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Factors Contribute to Growth in Churches

( [email protected] ) Mar 15, 2004 09:10 AM EST

According to a survey by the Hartford Institute for Religion Research, www.fact.hartsem.edu, which interviewed leaders of 14,301 U.S. congregations of Protestants, Roman Catholics, Mormons, Jews, Muslims and other faith groups, it was found that churches with specific definitions and goals for their members and high standards for personal morality and communal justice experience growth in membership.

Based on the survey, 51 percent said their church has grown from 1995 to 2003 but in reality, Christianity throughout the nation is on the decline, said Calvin Miller, professor of preaching and ministry studies at Beeson Divinity School at Samford University in Birmingham, Ala.

"It's a radical decline, and the more secular cities become, the harder it is to make churches grow," he said. "I believe the decline is a matter of attrition for most churches. It reflects a failure to be responsive to the people who we ought to be reaching. They may have gone to church with mom and dad as a child. But now they've grown up, and they just don't enjoy it and they drift away."

Growing churches, Miller said, begins with a survey of the target audience so that the church knows the people it wants to serve and knows what has kept these people from coming to the church.

"You have to take away the things that keep a church from growing," Miller said, "because an old-style administration, old-style music, a pastor who isn't relational and a sermon style that no one likes will not make a church grow. Things that make churches grow are kind of edgy."

However Miller also addressed the problem of large churches with long history of tradition as they focus too much in attracting large number of new Christians. Because they avoid to deliver the message of an afterlife as they try to be so relevant in today’s world and to sing traditional hymns, they become unsure of in what direction their church is growing and they begin to wonder, he said, “Who are we?”

"These churches major on the idea of relevance," Miller said. "They aren't worried about telling you how to die, but on telling you how to live while you are here. You lose a lot of transcendental values. There's a lot of how to' sermons -- how to forgive your brother and how to build a family."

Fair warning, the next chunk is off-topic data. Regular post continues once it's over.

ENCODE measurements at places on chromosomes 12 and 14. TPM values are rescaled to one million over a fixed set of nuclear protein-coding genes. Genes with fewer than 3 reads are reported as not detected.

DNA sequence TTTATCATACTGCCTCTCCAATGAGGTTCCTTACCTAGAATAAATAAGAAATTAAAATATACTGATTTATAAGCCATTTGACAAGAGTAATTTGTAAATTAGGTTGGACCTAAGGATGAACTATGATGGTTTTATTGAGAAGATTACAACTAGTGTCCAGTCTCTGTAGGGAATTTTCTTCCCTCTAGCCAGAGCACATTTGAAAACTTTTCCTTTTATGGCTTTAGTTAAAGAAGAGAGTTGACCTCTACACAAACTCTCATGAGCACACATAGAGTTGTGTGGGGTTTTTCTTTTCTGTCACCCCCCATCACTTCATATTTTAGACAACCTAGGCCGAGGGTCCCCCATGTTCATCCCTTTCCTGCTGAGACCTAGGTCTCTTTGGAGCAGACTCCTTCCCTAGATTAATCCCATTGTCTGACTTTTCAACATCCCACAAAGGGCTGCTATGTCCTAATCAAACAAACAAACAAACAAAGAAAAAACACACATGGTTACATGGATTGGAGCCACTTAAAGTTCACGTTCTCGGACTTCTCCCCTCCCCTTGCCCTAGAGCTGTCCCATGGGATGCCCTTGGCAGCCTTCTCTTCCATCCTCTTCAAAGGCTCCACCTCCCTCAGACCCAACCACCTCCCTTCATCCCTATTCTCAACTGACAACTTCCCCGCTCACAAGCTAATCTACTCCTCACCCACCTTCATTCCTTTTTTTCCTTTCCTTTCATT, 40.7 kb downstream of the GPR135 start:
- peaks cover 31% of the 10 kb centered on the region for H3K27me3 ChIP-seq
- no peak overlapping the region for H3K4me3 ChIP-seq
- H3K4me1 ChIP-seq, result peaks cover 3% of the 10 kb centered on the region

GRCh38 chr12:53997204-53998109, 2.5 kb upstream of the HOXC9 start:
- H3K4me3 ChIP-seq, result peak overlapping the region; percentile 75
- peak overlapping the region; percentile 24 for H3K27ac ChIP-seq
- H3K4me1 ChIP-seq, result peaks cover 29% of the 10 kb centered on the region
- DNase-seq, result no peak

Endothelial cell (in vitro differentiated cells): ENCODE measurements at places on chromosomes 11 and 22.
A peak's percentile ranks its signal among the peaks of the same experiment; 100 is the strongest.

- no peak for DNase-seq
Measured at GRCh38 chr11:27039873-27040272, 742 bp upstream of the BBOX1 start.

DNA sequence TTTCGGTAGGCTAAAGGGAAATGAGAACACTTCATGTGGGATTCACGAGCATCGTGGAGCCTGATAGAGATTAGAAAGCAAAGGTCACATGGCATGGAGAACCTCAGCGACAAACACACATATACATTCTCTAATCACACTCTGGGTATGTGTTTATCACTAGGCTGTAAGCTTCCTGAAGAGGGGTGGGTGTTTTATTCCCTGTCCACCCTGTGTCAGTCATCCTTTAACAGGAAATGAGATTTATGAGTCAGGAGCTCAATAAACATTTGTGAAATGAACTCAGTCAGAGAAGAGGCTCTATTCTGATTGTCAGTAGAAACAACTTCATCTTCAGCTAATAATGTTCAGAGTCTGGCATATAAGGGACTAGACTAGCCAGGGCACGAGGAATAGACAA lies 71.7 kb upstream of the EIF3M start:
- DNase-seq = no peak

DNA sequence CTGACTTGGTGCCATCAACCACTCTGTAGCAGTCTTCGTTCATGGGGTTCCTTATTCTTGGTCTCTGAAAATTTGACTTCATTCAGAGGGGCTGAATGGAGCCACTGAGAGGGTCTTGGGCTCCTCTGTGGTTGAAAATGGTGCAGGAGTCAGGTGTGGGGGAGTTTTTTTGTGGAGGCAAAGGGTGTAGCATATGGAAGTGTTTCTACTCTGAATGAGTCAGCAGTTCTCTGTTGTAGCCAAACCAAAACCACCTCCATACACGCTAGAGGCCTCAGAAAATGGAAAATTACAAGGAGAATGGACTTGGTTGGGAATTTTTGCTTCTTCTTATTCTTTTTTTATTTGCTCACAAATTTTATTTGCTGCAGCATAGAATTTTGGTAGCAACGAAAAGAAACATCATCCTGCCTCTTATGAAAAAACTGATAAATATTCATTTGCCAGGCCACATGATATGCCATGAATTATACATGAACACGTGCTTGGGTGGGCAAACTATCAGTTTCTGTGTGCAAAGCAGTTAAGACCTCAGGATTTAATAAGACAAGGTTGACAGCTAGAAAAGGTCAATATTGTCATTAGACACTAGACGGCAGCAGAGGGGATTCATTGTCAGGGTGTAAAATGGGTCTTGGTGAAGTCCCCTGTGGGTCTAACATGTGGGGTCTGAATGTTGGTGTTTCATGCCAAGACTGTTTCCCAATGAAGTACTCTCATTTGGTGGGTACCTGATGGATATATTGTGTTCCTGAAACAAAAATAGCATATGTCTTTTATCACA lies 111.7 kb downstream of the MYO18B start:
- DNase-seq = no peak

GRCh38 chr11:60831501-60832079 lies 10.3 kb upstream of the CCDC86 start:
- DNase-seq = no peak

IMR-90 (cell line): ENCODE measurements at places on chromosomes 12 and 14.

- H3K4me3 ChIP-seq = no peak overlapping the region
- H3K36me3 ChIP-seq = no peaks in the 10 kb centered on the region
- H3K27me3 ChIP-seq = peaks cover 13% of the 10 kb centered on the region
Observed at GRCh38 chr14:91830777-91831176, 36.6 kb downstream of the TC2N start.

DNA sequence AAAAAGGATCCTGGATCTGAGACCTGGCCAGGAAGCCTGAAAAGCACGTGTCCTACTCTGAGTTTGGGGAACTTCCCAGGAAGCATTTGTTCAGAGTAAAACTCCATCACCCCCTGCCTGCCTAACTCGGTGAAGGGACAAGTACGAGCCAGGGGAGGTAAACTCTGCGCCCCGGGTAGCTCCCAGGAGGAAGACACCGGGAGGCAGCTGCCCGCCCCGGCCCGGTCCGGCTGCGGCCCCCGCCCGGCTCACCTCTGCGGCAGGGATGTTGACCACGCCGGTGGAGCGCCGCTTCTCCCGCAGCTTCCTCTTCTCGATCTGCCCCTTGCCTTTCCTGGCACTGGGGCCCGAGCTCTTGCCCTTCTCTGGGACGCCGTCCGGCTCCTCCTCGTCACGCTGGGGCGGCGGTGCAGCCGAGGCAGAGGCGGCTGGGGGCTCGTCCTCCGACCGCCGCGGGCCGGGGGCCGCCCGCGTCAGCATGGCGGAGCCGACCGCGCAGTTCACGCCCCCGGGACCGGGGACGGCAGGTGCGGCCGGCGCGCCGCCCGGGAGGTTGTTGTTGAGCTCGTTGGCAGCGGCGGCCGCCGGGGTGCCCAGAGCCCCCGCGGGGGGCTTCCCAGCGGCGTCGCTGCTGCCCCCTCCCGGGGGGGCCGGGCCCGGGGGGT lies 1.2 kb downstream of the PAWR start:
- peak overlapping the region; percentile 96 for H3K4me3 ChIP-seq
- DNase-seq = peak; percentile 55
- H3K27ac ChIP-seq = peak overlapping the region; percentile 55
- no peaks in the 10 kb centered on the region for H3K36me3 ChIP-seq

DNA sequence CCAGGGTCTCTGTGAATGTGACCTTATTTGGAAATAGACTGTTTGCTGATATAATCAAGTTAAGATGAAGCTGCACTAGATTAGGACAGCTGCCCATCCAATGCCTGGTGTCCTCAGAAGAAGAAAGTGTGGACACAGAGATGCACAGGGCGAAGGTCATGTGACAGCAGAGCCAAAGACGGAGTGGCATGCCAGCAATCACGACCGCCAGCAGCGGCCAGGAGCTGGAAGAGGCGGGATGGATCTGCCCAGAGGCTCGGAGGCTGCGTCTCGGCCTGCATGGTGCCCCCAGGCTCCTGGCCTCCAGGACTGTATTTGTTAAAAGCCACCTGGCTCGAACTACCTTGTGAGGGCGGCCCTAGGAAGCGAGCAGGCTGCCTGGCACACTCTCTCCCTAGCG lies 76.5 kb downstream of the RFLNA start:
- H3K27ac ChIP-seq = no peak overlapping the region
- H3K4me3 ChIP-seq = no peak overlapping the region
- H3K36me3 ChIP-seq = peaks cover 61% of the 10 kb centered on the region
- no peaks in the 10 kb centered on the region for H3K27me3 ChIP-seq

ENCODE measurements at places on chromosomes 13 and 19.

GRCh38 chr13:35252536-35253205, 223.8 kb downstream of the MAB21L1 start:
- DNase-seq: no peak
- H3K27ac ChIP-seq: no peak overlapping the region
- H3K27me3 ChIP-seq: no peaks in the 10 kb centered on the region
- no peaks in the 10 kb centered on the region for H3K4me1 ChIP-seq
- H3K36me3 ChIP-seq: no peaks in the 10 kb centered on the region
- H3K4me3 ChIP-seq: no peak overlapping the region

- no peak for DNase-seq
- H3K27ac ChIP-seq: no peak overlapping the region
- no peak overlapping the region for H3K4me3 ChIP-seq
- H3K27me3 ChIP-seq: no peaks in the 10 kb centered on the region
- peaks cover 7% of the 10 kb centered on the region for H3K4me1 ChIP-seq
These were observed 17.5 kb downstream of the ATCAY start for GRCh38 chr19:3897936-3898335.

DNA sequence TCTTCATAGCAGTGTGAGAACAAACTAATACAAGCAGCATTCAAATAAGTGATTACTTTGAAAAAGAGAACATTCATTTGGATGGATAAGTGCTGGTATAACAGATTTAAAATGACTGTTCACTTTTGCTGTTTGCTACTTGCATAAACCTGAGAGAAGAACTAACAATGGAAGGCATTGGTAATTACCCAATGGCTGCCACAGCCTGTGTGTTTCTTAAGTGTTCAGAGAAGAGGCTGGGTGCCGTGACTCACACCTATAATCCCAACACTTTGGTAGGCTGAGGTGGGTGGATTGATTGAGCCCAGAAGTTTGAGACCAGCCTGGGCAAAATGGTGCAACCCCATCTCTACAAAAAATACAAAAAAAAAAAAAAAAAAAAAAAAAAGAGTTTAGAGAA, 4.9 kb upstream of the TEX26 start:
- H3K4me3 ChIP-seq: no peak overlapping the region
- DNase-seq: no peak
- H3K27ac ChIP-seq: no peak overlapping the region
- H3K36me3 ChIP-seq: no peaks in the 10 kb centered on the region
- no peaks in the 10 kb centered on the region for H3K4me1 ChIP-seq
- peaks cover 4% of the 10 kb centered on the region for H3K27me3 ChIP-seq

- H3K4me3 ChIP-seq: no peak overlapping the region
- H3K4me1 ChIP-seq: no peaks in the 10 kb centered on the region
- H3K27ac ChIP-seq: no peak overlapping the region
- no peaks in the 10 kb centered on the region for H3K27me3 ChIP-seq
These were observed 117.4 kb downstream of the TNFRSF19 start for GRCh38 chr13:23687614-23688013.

In Atlanta, 35 of the congregations in the city's suburbs each have more than 5,000 members.

"The reason these churches thrive is because the suburbs are full of displaced people who have no roots in the community," Thomas E. Frank, director of Methodist studies and a professor of church administration at Emory University in Atlanta said. "For these people, the large church functions like a small town. It is a place of belonging that fits a wide range of needs. They offer recreation, social events, even credit unions."

New congregations grow more easily than long-standing traditional congregations, Frank said, because "they don't have to learn the traditional issues of a Christian faith."

New congregations don't have to sing older hymns or follow traditional liturgical styles if they don't want to. As a new church, they can start their own traditions -- which can be attractive to many newcomers.

However Frank said the key to growth is not simply changing one’s own tradition to attract more number of people. The key to growth, Frank said, is "not to adopt somebody else's culture, but to promote your own culture in a more effective way. I've heard traditional congregations sing songs from 200 years ago, but in a way that is very dynamic and exciting for today."

"Growth is a fruit, to use a biblical metaphor. It's an outgrowth," said.

"But fruit comes from trees that are deeply rooted. The fruit of growth in the church is drawn on things of tradition. The key here is not just growth, but also a faithfulness to a church's own identity and tradition."

Key Findings From Beyond the Ordinary' c. 2004 Religion News Service

Here are some key findings from "Beyond the Ordinary: 10 Strengths of U.S. Congregations"

What Size Congregation Earned High Scores for Key Strengths

1. Growing Spiritually: Small

2. Meaningful Worship: Small

3. Participating in the Congregation: Small

4. Having a Sense of Belonging: Small

5. Caring for Children and Youth: Mid-size

6. Focusing on the Community: Mid-size

7. Sharing Faith: Small

8. Welcoming New People: Large

9. Empowering Leadership: Small

10. Looking to the Future: Mid-size

What Denominational Family Earned High Scores for Key Strengths

1. Growing Spiritually: Conservative Protestant, Historically Black

2. Meaningful Worship: Conservative Protestant

3. Participating in the Congregation: Historically Black

4. Having a Sense of Belonging: Historically Black

5. Caring for Children and Youth: Conservative Protestant, Historically Black

6. Focusing on the Community: Mainline Protestant

7. Sharing Faith: Historically Black

8. Welcoming New People: Conservative Protestant

9. Empowering Leadership: Conservative Protestant

10. Looking to the Future: Historically Black

Source: U.S. Congregational Life Survey & Religion News Service